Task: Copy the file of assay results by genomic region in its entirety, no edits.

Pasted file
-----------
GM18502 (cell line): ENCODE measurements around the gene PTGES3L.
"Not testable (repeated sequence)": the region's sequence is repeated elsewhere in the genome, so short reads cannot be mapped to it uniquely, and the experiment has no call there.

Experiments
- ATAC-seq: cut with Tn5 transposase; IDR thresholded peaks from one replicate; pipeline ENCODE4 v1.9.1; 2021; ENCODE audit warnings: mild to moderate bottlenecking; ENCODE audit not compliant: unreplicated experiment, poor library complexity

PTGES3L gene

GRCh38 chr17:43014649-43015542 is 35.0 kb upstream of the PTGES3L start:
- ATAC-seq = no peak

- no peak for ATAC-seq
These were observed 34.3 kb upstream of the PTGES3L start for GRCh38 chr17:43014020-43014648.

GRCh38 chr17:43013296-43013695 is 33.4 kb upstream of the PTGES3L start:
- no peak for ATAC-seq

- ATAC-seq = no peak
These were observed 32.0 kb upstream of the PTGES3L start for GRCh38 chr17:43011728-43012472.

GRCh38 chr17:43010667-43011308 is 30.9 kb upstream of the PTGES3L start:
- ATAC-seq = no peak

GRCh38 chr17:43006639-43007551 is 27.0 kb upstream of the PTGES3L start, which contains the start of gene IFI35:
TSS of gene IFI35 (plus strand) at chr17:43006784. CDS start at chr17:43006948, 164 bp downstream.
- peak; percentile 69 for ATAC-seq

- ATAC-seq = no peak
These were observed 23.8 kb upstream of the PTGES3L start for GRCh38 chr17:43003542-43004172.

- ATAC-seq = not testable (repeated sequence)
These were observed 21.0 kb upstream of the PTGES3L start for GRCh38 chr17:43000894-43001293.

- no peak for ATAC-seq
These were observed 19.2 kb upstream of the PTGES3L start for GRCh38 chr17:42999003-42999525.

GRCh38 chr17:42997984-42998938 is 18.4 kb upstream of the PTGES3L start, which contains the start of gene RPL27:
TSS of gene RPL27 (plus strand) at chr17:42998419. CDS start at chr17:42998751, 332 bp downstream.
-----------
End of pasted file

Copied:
GM18502 (cell line): ENCODE measurements around the gene PTGES3L.
"Not testable (repeated sequence)": the region's sequence is repeated elsewhere in the genome, so short reads cannot be mapped to it uniquely, and the experiment has no call there.

Experiments
- ATAC-seq: cut with Tn5 transposase; IDR thresholded peaks from one replicate; pipeline ENCODE4 v1.9.1; 2021; ENCODE audit warnings: mild to moderate bottlenecking; ENCODE audit not compliant: unreplicated experiment, poor library complexity

PTGES3L gene

GRCh38 chr17:43014649-43015542 is 35.0 kb upstream of the PTGES3L start:
- ATAC-seq = no peak

- no peak for ATAC-seq
These were observed 34.3 kb upstream of the PTGES3L start for GRCh38 chr17:43014020-43014648.

GRCh38 chr17:43013296-43013695 is 33.4 kb upstream of the PTGES3L start:
- no peak for ATAC-seq

- ATAC-seq = no peak
These were observed 32.0 kb upstream of the PTGES3L start for GRCh38 chr17:43011728-43012472.

GRCh38 chr17:43010667-43011308 is 30.9 kb upstream of the PTGES3L start:
- ATAC-seq = no peak

GRCh38 chr17:43006639-43007551 is 27.0 kb upstream of the PTGES3L start, which contains the start of gene IFI35:
TSS of gene IFI35 (plus strand) at chr17:43006784. CDS start at chr17:43006948, 164 bp downstream.
- peak; percentile 69 for ATAC-seq

- ATAC-seq = no peak
These were observed 23.8 kb upstream of the PTGES3L start for GRCh38 chr17:43003542-43004172.

- ATAC-seq = not testable (repeated sequence)
These were observed 21.0 kb upstream of the PTGES3L start for GRCh38 chr17:43000894-43001293.

- no peak for ATAC-seq
These were observed 19.2 kb upstream of the PTGES3L start for GRCh38 chr17:42999003-42999525.

GRCh38 chr17:42997984-42998938 is 18.4 kb upstream of the PTGES3L start, which contains the start of gene RPL27:
TSS of gene RPL27 (plus strand) at chr17:42998419. CDS start at chr17:42998751, 332 bp downstream.